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Archive for January 8, 2019

Jan. 8, 2019 — The case for Tracey Fuchs

One in a series of posts laying out arguments for the greatest scholastic field hockey player of all time.

In June 2002, a group of American field hockey players huddled at the midfield stripe at a hockey-specific stadium in Birmingham, England. There were 35 minutes to go, and the United States was down 1-0 to India in the final game of a three-Test series. As the first two matches were drawn, the winner of the game would take the 12th and final berth in the FIH World Cup later that year.

The elder stateswoman of the team spoke up.

“We’re OK,” said Tracey Fuchs. “Let’s not stray too far off of what we need to do.”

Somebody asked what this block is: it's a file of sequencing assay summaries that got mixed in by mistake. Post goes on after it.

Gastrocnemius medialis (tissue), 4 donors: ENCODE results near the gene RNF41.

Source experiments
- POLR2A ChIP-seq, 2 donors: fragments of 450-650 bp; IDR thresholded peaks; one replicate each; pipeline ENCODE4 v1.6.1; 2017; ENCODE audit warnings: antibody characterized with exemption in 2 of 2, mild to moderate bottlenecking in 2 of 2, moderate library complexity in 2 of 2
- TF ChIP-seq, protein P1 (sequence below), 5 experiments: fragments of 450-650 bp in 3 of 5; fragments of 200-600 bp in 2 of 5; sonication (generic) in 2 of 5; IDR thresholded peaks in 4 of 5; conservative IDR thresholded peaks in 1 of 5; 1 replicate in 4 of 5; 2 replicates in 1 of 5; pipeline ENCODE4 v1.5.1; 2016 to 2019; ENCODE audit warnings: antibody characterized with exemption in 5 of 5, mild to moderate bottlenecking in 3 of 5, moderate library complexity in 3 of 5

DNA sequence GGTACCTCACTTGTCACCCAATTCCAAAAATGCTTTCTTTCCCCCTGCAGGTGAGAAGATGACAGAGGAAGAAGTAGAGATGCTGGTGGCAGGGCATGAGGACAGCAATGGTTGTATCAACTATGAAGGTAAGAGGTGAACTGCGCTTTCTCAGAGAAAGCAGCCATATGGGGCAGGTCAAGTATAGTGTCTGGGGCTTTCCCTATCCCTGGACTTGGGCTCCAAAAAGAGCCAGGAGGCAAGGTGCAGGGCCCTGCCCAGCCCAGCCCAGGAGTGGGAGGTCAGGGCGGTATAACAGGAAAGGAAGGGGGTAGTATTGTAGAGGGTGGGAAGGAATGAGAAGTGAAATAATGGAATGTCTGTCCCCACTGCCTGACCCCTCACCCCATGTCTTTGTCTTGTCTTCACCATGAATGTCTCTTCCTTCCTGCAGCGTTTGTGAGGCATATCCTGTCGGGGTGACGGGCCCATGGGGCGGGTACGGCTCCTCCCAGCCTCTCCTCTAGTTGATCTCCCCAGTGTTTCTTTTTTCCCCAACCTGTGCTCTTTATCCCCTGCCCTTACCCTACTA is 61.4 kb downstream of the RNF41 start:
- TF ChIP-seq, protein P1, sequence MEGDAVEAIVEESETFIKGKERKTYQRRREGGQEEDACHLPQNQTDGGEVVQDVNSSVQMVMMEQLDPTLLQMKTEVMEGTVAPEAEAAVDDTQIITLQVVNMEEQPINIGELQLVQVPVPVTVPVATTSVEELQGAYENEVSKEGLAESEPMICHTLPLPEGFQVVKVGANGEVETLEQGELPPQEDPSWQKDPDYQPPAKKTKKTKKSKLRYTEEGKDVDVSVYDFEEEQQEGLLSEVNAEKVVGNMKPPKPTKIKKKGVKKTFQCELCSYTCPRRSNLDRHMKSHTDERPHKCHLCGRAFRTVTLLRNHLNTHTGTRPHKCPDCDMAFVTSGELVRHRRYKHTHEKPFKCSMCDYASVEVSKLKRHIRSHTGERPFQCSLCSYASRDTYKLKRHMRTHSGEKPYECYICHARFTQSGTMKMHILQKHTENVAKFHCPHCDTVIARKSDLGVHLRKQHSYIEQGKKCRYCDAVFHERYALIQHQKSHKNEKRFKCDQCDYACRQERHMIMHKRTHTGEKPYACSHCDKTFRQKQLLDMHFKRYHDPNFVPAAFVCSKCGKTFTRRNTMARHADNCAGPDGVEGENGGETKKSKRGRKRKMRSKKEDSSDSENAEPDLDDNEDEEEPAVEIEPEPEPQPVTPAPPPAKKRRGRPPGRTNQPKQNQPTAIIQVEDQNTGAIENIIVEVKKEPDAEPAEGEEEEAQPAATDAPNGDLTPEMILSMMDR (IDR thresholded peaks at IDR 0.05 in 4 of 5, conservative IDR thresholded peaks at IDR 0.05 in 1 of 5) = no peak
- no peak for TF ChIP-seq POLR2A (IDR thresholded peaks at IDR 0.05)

Summoning up her guile and tenacity, she scored twice in a 12-minute span and spurred the States on to a 3-1 win.

Tracey Fuchs is the player who surpassed Maryanna Watson on the all-time scoring leader list with 171 goals. Much of this was thanks to her enormous 82-goal season in the fall of 1983.

Fuchs played primarily on grass pitches during her stellar scholastic career at Centereach (N.Y.), using a wooden stick much like the SportCraft model that could be found in any sporting-goods store in the Northeast U.S.

She would be called into the senior women’s national team in time for the 1988 Olympics, played in four World Cups and two Olympics. What distinguished her from her peers was her inner drive.

“She had a different mental makeup from anyone I have ever coached,” Centereach head coach Nancy Cole once told Long Island Newsday.

And it was a makeup that got the Americans into the 2002 World Cup after a 10,000-mile journey across four continents.